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The Two Best Investments You Can Make Right Now

By Matthew Frankel, CFP® – Mar 29, 2014 at 9:00AM

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All of your investments could be meaningless unless you make these other two investments first...

There are two investments you can make that will do more good for your financial well-being than any stock, bond, mutual fund, precious metal, or real estate.

In fact, you shouldn't invest a dime in any of these things until these two areas of your finances are completely taken care of. I'm talking about making sure that your credit cards are under control and that you have more than adequate health insurance for you and your family. If not, your other investments could be losers before you even buy them.

Credit cards can wipe out your gains and then some
While it's common knowledge high credit card balances can mess up your credit score and make it tougher to borrow money in the future, many people don't think of credit cards in one very obvious way: as the opposite of a solid investment.

Think of it this way. The average annual return of the S&P 500 over the past century is right around 10%. Even if you are a very successful investor, the best consistent returns you could reasonably hope for would be around 15%. On a $10,000 investment, returns like this translate to $1,500 per year.

On the other hand, credit cards can charge much higher interest rates. Standard interest rates can be as high as 29.99%, and this can climb even higher if you miss a payment. However, let's assume you have a more "reasonable" interest rate like 24%.

If you are carrying a $10,000 credit card balance, it is costing $2,400 annually in interest alone. So, even if you make 15% returns on your investments, you are actually losing $900 per year by not using your money to simply pay off your high-interest debt. It almost always makes sense to pay off credit card debt before even thinking about investing.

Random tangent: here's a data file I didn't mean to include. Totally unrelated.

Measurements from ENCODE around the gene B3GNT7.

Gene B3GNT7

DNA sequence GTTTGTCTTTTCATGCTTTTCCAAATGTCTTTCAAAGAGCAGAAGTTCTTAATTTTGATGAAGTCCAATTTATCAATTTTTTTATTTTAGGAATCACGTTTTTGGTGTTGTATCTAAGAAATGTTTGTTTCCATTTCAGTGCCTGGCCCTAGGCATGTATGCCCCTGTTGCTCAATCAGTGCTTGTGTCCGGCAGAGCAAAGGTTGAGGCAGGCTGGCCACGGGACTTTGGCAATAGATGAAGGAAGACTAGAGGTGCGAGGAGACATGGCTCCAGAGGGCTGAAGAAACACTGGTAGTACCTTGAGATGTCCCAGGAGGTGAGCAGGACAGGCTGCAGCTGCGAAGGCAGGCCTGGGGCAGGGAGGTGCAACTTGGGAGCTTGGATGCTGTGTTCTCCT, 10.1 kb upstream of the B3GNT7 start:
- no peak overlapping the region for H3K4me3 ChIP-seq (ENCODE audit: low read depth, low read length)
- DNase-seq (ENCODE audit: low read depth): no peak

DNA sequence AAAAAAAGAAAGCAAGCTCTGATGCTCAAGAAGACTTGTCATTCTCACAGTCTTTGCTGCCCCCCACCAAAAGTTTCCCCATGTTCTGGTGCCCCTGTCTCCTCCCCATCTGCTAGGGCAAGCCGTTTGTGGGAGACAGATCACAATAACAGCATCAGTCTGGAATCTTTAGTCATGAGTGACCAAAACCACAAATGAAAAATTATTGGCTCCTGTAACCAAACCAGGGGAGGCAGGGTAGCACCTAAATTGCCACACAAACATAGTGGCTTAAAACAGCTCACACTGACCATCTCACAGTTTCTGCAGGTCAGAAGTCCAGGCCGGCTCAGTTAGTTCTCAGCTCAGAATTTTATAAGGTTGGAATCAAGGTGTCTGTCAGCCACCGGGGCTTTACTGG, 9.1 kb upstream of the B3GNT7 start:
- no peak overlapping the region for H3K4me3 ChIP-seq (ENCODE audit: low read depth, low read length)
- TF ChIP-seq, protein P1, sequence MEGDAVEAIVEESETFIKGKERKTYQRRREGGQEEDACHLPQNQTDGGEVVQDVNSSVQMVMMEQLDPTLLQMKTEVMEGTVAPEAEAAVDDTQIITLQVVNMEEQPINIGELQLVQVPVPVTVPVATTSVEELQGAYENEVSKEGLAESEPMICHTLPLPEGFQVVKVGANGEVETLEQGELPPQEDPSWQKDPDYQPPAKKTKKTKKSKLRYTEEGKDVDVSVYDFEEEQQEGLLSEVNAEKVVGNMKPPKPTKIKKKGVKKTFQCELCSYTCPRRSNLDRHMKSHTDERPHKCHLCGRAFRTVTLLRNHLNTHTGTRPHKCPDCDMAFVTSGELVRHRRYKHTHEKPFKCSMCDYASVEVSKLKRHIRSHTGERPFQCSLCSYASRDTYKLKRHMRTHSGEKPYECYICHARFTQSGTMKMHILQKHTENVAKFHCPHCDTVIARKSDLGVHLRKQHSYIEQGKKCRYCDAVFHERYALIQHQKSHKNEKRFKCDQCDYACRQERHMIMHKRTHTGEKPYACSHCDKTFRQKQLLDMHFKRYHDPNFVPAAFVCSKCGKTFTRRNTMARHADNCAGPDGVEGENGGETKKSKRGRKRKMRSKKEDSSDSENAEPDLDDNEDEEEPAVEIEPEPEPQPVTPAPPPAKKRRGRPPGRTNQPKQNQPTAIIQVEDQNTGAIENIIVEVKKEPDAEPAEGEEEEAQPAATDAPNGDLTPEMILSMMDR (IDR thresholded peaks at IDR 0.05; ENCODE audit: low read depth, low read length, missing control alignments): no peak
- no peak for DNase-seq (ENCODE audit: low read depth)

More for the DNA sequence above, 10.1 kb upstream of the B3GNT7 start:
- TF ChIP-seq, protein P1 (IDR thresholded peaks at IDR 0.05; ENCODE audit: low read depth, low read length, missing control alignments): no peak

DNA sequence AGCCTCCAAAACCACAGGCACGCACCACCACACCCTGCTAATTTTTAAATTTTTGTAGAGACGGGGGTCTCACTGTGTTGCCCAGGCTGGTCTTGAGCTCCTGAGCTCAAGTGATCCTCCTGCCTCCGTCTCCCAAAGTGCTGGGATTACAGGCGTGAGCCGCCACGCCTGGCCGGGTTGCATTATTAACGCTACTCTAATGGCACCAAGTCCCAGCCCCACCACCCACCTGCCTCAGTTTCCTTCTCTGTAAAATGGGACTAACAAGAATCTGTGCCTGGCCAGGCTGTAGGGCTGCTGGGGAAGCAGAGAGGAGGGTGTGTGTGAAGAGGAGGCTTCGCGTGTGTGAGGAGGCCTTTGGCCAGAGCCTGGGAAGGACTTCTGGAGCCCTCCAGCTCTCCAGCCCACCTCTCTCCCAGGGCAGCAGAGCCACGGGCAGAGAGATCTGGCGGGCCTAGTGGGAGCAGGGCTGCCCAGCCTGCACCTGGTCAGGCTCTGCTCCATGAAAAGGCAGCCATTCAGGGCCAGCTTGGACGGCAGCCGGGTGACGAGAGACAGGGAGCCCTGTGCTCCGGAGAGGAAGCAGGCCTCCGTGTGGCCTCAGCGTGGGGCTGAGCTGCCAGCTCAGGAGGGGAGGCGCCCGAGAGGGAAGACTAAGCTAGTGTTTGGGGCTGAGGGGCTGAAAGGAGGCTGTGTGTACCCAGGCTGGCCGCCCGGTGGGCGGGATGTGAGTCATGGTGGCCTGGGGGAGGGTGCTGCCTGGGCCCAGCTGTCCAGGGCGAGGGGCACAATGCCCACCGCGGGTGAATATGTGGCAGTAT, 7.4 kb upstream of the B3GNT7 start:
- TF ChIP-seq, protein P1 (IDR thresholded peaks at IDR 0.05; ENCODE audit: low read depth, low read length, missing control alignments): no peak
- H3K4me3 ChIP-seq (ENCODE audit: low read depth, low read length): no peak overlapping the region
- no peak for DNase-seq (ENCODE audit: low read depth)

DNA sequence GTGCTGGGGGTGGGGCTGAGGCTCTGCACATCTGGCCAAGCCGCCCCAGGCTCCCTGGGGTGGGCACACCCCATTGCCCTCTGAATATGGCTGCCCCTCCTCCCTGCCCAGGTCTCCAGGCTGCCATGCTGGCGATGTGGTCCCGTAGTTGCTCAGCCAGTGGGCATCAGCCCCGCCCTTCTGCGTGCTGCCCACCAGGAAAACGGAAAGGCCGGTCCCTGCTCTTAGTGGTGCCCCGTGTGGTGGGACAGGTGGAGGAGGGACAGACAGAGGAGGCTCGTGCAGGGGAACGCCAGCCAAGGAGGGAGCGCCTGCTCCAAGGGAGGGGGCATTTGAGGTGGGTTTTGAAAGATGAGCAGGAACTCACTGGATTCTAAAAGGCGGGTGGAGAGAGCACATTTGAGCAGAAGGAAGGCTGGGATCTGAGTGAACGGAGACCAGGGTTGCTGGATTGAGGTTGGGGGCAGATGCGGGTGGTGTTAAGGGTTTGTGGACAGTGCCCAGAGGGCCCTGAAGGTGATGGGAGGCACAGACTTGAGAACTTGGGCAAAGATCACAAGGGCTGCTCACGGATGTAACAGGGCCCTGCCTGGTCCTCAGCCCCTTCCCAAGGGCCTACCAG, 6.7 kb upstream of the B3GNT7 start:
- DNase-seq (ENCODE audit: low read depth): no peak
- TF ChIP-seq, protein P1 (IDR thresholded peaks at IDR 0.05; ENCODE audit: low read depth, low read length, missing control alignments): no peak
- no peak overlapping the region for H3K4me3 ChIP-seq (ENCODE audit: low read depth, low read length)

Consumers with the highest credit scores carry a balance on their credit card that represents around 7% of their available credit, on average. Since we all know a great credit score can save you money in the long run, shoot for that amount as a target balance that is acceptable to carry. Just as important as the balance itself, shop around for the best interest rate available. In addition to introductory "teaser" rates, permanent rates of 14% or so are not impossible to find.

Invest in your own good health
Would you ever put your entire portfolio at risk by buying something risky, say a small biotech company, or even a bunch of risky options? Of course not. However, if you don't have decent health insurance, that is exactly what you're doing.

If something goes wrong with your health, it could completely wipe out your savings and investments, and even leave you in severe debt. Consider the average appendectomy in the U.S. costs almost $14,000, the average knee-replacement costs more than $25,000, and a heart attack can cost well into the six-figure range. Plus, while you're recuperating, the average hospital stay costs almost $4,300 per day!

Starting to get the point? Health insurance may seem pricy, and it is, but it is nothing compared to the costs that you'll incur if you have health issues. Think of health insurance as an investment, not a burden. Better yet, think of it as insurance for your financial health as well as your physical health.

Then what?
Once your high-interest debt is under control and your health is covered, then and only then should you start thinking about putting money in the market. Once you are at this point in your financial life, solid high dividend companies are a great place to start.

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